Why Do Batteries Die?
Car batteries should last for years. However, they can die much sooner under certain circumstances. Here are some key reasons why car batteries die prematurely.
You Have A Faulty Alternator
A key piece of your battery recharging system, the alternator plays an important role. It is a motor which charges the battery while providing electrical power to the vehicle. It minimizes the wear and tear on the battery making it last longer.
If it is faulty, it will fail to recharge battery completely, or just charge the battery too slowly to be effective.
Have your alternator tested and replaced. Also, purchase a new battery when you replace the alternator.
You Only Drive Your Vehicle On Short Trips
Quick trips can damage your battery, not to mention reduce fuel efficiency. They’re bad because your vehicle simply doesn’t run long enough to get up to operating temperature. This can lead to:
- Alternator not having enough operating time to fully recharge battery, thus dropping charge levels.
- A battery that discharges more than 25%. Starting batteries that discharge more than 25% often don’t function correctly and eventually discharge completely.
In addition to battery problems, short trips don’t allow the engine to reach full operating temperature. This can reduce fuel economy, as “cold” engines run rich to prevent damage.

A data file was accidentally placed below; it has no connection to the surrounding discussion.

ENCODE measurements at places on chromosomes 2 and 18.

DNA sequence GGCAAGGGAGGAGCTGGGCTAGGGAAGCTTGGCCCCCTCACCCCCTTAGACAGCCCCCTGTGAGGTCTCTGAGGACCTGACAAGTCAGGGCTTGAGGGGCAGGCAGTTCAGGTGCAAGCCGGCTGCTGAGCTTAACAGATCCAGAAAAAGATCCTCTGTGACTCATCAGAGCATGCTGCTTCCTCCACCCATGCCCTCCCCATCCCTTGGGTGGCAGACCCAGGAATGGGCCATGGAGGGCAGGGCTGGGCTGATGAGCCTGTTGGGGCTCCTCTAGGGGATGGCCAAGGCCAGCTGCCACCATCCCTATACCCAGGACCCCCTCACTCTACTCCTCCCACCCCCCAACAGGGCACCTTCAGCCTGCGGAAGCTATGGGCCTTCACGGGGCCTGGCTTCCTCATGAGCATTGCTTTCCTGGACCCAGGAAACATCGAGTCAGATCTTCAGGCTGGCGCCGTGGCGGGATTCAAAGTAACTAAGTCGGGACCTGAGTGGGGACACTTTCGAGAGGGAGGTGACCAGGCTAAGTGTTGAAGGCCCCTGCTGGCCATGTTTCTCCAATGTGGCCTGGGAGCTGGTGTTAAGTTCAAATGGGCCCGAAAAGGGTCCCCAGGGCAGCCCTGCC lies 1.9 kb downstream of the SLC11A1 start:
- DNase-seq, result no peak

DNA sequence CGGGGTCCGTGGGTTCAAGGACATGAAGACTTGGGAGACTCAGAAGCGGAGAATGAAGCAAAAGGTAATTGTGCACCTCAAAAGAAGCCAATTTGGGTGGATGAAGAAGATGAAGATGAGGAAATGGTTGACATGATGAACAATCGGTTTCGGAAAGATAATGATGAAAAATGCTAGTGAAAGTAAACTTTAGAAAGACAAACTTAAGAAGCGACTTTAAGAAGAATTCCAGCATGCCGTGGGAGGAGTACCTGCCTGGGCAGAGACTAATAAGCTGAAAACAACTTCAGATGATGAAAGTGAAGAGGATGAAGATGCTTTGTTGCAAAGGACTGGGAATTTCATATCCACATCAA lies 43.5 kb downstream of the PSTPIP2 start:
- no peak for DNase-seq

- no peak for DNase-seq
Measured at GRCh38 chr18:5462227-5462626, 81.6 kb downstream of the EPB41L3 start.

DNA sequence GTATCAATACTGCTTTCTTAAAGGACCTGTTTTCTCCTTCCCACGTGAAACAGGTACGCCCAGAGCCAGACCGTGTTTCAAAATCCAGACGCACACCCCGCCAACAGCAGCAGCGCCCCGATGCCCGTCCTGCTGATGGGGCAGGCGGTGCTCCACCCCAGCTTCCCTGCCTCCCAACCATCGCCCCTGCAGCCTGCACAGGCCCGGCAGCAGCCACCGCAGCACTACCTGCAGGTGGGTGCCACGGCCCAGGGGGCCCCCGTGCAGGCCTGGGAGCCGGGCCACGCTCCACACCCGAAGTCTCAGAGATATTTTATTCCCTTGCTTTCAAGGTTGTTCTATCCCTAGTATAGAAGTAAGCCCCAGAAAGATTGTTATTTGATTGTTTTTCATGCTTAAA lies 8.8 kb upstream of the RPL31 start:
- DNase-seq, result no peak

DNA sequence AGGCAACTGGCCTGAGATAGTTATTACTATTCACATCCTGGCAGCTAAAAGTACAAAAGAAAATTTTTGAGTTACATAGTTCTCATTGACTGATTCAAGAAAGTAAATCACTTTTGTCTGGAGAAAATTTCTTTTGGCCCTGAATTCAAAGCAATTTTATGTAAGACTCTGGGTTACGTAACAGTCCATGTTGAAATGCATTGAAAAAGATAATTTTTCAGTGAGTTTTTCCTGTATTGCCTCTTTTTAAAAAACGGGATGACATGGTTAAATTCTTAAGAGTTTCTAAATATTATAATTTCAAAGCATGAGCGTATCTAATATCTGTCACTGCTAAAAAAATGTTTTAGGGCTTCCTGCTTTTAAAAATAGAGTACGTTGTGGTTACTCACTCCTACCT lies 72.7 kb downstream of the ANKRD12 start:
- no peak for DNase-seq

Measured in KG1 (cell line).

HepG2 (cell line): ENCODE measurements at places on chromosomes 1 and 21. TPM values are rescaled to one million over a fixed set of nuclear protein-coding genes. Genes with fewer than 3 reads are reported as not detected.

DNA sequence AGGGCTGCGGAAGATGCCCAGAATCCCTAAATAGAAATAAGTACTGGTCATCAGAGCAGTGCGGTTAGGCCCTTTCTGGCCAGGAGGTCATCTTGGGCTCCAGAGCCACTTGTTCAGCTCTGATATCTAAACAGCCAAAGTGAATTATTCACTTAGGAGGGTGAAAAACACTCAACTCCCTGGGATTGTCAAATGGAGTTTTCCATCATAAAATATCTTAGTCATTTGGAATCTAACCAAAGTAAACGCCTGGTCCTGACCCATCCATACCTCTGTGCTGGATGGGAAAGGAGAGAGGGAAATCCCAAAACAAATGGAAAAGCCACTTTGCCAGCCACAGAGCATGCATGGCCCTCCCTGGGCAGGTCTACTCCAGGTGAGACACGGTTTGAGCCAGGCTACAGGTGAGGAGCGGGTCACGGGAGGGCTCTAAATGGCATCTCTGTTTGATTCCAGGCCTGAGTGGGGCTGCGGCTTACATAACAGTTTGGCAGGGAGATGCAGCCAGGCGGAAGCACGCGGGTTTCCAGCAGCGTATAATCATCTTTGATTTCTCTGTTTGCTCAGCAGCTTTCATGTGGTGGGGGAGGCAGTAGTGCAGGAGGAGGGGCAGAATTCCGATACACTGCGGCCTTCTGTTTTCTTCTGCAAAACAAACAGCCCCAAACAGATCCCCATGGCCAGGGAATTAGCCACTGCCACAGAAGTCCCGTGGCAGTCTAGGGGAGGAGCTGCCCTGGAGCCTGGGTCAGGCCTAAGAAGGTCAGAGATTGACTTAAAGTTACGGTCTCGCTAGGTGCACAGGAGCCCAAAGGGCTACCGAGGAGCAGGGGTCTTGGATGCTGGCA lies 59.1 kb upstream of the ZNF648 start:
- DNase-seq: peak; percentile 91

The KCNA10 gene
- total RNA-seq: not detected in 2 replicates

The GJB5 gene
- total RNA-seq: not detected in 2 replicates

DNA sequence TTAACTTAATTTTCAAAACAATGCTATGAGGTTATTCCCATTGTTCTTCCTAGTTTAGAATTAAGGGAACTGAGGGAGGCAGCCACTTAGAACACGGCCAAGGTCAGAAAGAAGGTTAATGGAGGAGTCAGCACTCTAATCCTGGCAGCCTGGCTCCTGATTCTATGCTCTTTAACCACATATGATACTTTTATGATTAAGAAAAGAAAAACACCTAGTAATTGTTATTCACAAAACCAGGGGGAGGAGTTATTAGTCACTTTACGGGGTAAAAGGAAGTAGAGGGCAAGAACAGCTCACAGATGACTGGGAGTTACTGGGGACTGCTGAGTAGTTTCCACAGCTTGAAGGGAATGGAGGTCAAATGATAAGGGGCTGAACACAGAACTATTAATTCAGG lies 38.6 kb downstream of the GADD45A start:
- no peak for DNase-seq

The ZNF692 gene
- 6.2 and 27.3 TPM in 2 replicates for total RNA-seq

If at all possible, try to drive at least 15 minutes at a time. If not, try to combine trips to maximize the amount of time the vehicle is running.
You’re Constantly Using The Battery
These days, vehicles have become more than a point A to point B transportation aid. They are now filled with all sorts of electronic devices turning them into a mobile DJ or office. These devices need power and often the battery provides the bulk of this. When your vehicle is used this way, you’re battery can die faster if you:
- Leave interior lights on
- Use your vehicle as a charger or power supply while the engine is off
- Run the radio, lights, etc. while the engine is off
Solution: Avoid using lights and/or plugging in devices when the vehicle isn’t running.
Your car’s battery life can be dependent on your climate. Studies have shown that both hot and cold climates can cause excessive wear and tear on batteries. This is due to the chemical reaction which occurs inside the battery. If you live in a hot or extremely cold climate, keep these thoughts in mind:
Warmer climates can drain water out of battery due to evaporation (high heat under the hood)
Frigid temperatures can slow the chemical reaction in the battery and excessive cold can wear down battery
On hot or cold days when garage parking isn’t an option, find a covering when it is hot. When it is cold, consider buying a battery heater.
Avoiding these things will ensure you get the full life out of your battery. Considering batteries aren’t exactly cheap, making them last is ideal.